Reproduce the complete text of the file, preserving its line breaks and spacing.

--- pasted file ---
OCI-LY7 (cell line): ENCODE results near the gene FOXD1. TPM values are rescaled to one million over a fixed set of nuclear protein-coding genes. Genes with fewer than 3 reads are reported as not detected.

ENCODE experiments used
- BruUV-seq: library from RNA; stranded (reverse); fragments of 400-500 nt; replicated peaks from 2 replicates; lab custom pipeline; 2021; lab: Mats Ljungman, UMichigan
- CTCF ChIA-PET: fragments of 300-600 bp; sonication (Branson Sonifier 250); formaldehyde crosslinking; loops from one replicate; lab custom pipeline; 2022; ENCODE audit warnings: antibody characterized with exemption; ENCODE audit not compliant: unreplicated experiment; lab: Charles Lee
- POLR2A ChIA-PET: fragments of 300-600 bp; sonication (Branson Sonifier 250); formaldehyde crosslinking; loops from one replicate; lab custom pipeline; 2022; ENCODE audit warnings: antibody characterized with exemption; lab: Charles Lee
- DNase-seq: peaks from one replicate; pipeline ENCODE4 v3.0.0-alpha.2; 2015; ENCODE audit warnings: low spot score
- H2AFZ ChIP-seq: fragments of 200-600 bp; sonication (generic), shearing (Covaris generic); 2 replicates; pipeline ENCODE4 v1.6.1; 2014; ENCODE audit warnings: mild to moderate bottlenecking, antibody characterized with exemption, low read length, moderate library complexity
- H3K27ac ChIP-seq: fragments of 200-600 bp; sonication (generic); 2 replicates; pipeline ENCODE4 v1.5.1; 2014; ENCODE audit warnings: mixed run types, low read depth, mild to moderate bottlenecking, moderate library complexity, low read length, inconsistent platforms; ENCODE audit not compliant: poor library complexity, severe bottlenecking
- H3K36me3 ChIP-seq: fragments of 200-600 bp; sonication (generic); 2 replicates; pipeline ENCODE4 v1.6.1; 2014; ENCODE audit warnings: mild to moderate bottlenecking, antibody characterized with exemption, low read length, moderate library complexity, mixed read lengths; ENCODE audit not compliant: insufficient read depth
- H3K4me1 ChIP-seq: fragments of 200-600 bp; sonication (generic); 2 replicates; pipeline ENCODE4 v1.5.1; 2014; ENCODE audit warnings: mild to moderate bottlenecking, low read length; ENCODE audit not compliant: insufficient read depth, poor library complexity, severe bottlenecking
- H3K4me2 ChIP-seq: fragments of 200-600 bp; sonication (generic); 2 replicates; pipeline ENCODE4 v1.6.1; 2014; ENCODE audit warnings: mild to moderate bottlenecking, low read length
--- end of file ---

OCI-LY7 (cell line): ENCODE results near the gene FOXD1. TPM values are rescaled to one million over a fixed set of nuclear protein-coding genes. Genes with fewer than 3 reads are reported as not detected.

ENCODE experiments used
- BruUV-seq: library from RNA; stranded (reverse); fragments of 400-500 nt; replicated peaks from 2 replicates; lab custom pipeline; 2021; lab: Mats Ljungman, UMichigan
- CTCF ChIA-PET: fragments of 300-600 bp; sonication (Branson Sonifier 250); formaldehyde crosslinking; loops from one replicate; lab custom pipeline; 2022; ENCODE audit warnings: antibody characterized with exemption; ENCODE audit not compliant: unreplicated experiment; lab: Charles Lee
- POLR2A ChIA-PET: fragments of 300-600 bp; sonication (Branson Sonifier 250); formaldehyde crosslinking; loops from one replicate; lab custom pipeline; 2022; ENCODE audit warnings: antibody characterized with exemption; lab: Charles Lee
- DNase-seq: peaks from one replicate; pipeline ENCODE4 v3.0.0-alpha.2; 2015; ENCODE audit warnings: low spot score
- H2AFZ ChIP-seq: fragments of 200-600 bp; sonication (generic), shearing (Covaris generic); 2 replicates; pipeline ENCODE4 v1.6.1; 2014; ENCODE audit warnings: mild to moderate bottlenecking, antibody characterized with exemption, low read length, moderate library complexity
- H3K27ac ChIP-seq: fragments of 200-600 bp; sonication (generic); 2 replicates; pipeline ENCODE4 v1.5.1; 2014; ENCODE audit warnings: mixed run types, low read depth, mild to moderate bottlenecking, moderate library complexity, low read length, inconsistent platforms; ENCODE audit not compliant: poor library complexity, severe bottlenecking
- H3K36me3 ChIP-seq: fragments of 200-600 bp; sonication (generic); 2 replicates; pipeline ENCODE4 v1.6.1; 2014; ENCODE audit warnings: mild to moderate bottlenecking, antibody characterized with exemption, low read length, moderate library complexity, mixed read lengths; ENCODE audit not compliant: insufficient read depth
- H3K4me1 ChIP-seq: fragments of 200-600 bp; sonication (generic); 2 replicates; pipeline ENCODE4 v1.5.1; 2014; ENCODE audit warnings: mild to moderate bottlenecking, low read length; ENCODE audit not compliant: insufficient read depth, poor library complexity, severe bottlenecking
- H3K4me2 ChIP-seq: fragments of 200-600 bp; sonication (generic); 2 replicates; pipeline ENCODE4 v1.6.1; 2014; ENCODE audit warnings: mild to moderate bottlenecking, low read length